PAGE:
Sunday, January 27, 2008

New column every Monday: "The Fundraising Guru," January 28, 2008

The most successful fundraisers learn from beggars
by Stephen L. Goldstein

Successful fundraisers never think of themselves as mere beggars. The complete reverse! But as it turns out, the MOST successful beggars sound remarkably like highly effective fundraisers. An Associated Press article on panhandling by Adam Goldman opened the world of begging to me. Here are seven strategies from the streets that can benefit every nonprofit organization—from fundraiser to board member.

1. Tell the truth: Goldman identifies a subgroup of successful, New York City “truth-teller” beggars: “They don’t sell pirated movies or stolen candy. They don’t strum old guitars, blow into tarnished saxophones or screech country songs off key.” Their stories are real. In the words of one panhandler he interviewed, “Telling the truth will set you free.” For organizational fundraisers, telling the truth is sine qua non. And yet, how many times do nonprofits unfortunately obfuscate the compelling reality of their message by looking for some glitzy, Madison-Avenue way of making a pitch?

From The Beggar’s Handbook by the pseudonymous M.T. Pockets, here are additional, choice bits of panhandler wisdom, which I’ve turned into strategies for successful fundraising:

2. Have a plan: “The successful beggar picks the time and place as much as he selects the person to approach. At all times, the successful beggar is aware, coherent, and in full control of the situation, even though his intended giver is usually not aware of this.” Would-be fundraisers who think they can send a cold letter or make a cold phone call to some well-known philanthropist and strike it rich should warm up to some good beggarly advice.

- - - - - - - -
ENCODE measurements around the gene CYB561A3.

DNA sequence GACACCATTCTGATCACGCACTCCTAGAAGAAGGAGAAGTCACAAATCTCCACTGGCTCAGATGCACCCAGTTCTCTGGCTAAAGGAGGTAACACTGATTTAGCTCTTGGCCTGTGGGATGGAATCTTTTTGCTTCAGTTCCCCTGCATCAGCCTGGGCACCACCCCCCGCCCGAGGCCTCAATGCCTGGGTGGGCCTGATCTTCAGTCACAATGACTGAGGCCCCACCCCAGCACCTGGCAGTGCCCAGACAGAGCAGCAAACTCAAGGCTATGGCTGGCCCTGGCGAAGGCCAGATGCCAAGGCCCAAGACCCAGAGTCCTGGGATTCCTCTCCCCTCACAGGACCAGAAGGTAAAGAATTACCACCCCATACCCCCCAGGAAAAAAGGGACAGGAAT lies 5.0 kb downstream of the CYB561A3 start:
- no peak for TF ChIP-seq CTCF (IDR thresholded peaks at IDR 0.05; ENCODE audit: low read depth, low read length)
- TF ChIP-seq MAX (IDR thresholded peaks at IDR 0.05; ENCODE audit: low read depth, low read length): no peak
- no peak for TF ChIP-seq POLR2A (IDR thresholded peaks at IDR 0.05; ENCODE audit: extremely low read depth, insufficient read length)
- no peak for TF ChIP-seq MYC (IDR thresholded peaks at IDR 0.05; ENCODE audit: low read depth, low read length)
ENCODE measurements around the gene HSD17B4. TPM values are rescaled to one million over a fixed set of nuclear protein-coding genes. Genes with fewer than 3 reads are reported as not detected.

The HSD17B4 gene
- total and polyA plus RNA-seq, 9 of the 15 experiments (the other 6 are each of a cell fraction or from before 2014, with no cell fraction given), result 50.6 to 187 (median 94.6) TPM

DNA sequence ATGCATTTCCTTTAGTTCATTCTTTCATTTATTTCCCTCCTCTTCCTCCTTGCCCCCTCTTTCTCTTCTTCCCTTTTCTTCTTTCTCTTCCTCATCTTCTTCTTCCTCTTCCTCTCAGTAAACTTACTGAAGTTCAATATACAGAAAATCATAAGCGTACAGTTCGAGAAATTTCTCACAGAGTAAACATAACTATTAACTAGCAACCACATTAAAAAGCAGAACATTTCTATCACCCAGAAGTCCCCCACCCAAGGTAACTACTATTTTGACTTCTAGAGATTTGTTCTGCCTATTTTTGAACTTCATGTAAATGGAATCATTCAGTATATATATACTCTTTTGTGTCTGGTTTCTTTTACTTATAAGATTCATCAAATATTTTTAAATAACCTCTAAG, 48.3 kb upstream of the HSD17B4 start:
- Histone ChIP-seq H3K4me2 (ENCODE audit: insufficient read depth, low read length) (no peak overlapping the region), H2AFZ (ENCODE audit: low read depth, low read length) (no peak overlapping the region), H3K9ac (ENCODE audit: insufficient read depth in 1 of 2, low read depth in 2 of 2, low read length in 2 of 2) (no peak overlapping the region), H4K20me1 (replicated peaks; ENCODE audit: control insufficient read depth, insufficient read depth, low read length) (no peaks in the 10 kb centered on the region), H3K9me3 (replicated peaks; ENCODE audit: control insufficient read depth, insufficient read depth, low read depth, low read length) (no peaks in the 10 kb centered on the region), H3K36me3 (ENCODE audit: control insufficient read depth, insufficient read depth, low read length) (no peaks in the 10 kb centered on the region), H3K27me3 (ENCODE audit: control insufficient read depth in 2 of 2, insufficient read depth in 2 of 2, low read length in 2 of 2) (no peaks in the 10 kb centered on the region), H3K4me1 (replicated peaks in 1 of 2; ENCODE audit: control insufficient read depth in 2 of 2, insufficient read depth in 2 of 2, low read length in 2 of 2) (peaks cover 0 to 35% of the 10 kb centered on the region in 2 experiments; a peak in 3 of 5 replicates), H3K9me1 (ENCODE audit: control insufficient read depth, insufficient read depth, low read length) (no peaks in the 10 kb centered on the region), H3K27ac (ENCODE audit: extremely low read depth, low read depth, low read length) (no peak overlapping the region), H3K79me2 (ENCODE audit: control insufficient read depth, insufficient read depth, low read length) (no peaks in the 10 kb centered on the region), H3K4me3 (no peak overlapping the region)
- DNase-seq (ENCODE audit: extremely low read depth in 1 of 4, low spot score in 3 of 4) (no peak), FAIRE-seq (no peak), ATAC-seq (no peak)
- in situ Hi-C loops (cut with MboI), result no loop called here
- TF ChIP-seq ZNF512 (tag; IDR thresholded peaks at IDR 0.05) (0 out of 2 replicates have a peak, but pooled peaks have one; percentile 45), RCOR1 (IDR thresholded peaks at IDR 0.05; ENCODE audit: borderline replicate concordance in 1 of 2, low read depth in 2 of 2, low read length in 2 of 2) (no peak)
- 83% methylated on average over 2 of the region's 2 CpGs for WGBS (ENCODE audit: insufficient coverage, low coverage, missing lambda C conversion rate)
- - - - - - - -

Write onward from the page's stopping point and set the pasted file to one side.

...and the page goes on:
3. Use psychology: “When you look at someone as a potential giver, you have to ask yourself some questions. You cannot make assumptions . . . you have to ask yourself questions and get some concrete answers based upon observation and your experience. So choose an intended benefactor and size him or her up.”

4. Persist: “Just be sure to keep rejection in its proper perspective; everyone is rejected from time to time. Try, try again; even the people who once rejected you might give to you later on when your routine is more polished.” Learn to tell the difference between a No (We can’t give to your worthy project at this time) and No (Forget it!). Foundations and corporations often make donations at specified times of the year. Knowing their cycle of giving may be the key to your success.

5. Be creative: “Always experiment with new ideas and routines; discard those that don’t work and keep those that do.” Too often, fundraisers don’t know what they’re doing right. For example, few fundraising events are worth all the time and effort that goes into them—if volunteer and planning hours were figured into the mix of true costs.

6. Make your donor feel good: “The most successful business transactions are those that leave both parties happy after the transaction is complete.” Key word: both!

7. Be upbeat and thankful: In Street Sense, here's how George Siletti, who was homeless off and on for 25 years, advises beggars: “And most of all you should smile at the person and if money is given always say thank you or a kind word.” Fundraisers who haven’t mastered the art of giving genuine thanks will defeat themselves.

Send your questions and comments to Stephen L. Goldstein at He is the author of the nationwide bestseller, 30 Days to Successful Fundraising. He also hosts “Fundraising Success” on 90.7, WXEL/National Public Radio, Sundays 7 to 8 p.m., and available from anywhere in the world 24/7 at

Monday, January 21, 2008

New column every Monday: "The Fundraising Guru"--Jan. 21, 2008

Fundraisers: You're being unethically bankrupt when you break your bank

by Dr. Stephen L. Goldstein

Way back when in Italy, financially sound bankers conducted their business from a banca, a table or bank. But when their business failed, their banca was rotta or physically broken to keep them from doing business.